22 stories underground: Iron Mountain's experimental Room 48

This data center is quiet, sans fans -- and energy efficient to the extreme

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From mine to storage

Four hundred million years ago, a teeming ocean covered this area. And during a 100-million-year period, billions of tiny crustaceans died, their skeletons settling to the ocean floor, fossilizing and creating layer upon layer of limestone.

In 1902, U.S. Steel began blasting out that limestone for use in the production of metal for skyscrapers, railways and the rest of the nation's booming infrastructure. By 1950, U.S. Steel ceased mining operations and began using the man-made caverns to protect its corporate records from the Cold War-era threat of atomic bombs. The company quickly saw a business opportunity in renting out mine space to other companies and to the U.S. government for vital-records archiving. Thus was born in 1954 the National Storage Company.

More than four decades later, in 1998, it was bought by Iron Mountain, which had itself started under similar circumstances in an iron ore mine in upstate New York. There, in 1951, Herman Knaust opened the Iron Mountain Atomic Storage Corp.

While the Iron Mountain facility in Pennsylvania may best be known as the home to the photographic collection of Bill Gates' Corbis Corp. venture, it also houses the records of countless corporations and highly sensitive government agencies in its array of tunnels.

Doughty is focused on creating the most naturally efficient data center. One of his latest ideas is to drill a shaft from the hillside down to the mine's lake and allow winter air to turn it into a slushy mix that can be used during summer months to dissipate heat in the mine's data centers.

Unlike other limestone mines which are normally covered in layers of porous sandstone, The Underground was blessed with a roof of shale, which acts as natural umbrella. Water is absorbed into the ground around the mine, instead of through its ceiling. The subterranean lake is an anomaly created when rain or surface water percolates down and around the limestone outcropping through layers of porous soils and rock strata into caverns at the low point of the mine where, at depths of four to eight feet, it spans hundreds of acres. For now, Iron Mountain uses the lake water cooling incoming mine air but does not currently the HVAC systems. But Doughty believes the 50-degree water could eventually be circulated to the data center and back to the lake to naturally expel heat.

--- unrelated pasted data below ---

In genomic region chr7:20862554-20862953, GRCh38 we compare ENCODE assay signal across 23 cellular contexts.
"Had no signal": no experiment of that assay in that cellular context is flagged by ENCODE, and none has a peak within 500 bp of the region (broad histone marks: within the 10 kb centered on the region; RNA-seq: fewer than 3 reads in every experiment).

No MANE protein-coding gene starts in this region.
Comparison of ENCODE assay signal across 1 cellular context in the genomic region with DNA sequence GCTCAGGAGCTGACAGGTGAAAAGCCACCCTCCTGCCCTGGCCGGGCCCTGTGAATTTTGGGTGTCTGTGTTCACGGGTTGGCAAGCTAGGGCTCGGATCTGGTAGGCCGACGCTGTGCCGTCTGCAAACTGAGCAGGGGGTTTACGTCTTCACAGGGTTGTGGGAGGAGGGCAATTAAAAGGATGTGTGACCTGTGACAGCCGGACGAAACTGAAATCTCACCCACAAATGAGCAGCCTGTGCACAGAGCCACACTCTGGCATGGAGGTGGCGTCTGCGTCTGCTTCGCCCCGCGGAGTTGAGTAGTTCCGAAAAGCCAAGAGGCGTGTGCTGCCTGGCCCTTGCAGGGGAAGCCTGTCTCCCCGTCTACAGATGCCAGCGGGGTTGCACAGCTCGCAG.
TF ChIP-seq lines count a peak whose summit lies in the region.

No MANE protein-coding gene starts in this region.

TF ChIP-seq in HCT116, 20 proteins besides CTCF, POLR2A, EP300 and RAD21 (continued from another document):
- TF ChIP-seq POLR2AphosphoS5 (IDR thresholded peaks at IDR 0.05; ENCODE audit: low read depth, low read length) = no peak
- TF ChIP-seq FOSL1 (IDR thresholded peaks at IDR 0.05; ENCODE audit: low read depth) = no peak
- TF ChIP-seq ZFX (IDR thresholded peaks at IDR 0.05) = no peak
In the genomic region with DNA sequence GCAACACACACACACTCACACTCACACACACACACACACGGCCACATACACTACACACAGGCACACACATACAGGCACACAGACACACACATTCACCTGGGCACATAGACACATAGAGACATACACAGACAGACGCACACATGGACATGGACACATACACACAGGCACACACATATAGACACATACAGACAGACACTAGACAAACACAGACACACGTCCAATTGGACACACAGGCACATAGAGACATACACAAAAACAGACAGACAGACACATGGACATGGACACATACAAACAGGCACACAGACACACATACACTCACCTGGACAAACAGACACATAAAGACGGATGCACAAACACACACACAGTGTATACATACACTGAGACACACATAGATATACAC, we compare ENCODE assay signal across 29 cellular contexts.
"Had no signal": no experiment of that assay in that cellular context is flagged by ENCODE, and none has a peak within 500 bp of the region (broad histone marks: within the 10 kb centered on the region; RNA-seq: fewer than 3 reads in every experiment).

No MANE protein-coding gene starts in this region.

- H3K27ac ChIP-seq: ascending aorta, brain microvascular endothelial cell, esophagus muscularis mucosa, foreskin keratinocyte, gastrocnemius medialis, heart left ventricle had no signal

"We'd like to get to the point where we expend no energy for cooling," Doughty explained.

While there are four other data centers in the mine, the subterranean facility's dehumidified air and cooler temperatures were initially only seen as advantageous to storing paper, photos, film and microfiche, which under the right conditions could last 2,000 years, according to Doughty. The mine's natural environment wasn't used to disperse heat and reduce energy consumption in data centers -- until Room 48 opened.

Room 48

Room 48 is starkly quiet compared to typical data centers. It creates its own wind through the use of alternating hot-air and cold-air server rack aisles. The high static air pressure differential between the aisles separating rows of server racks naturally causes cold air to drop and hot air to rise through the perforated ceiling tiles and vents that run parallel along air ducts.

Iron Mountain also removed power distribution transformers and computer room air conditioning -- common in other data centers -- from inside the data center and located them outside to further reduce heat. That move also freed up about 30% more space, Doughty said.

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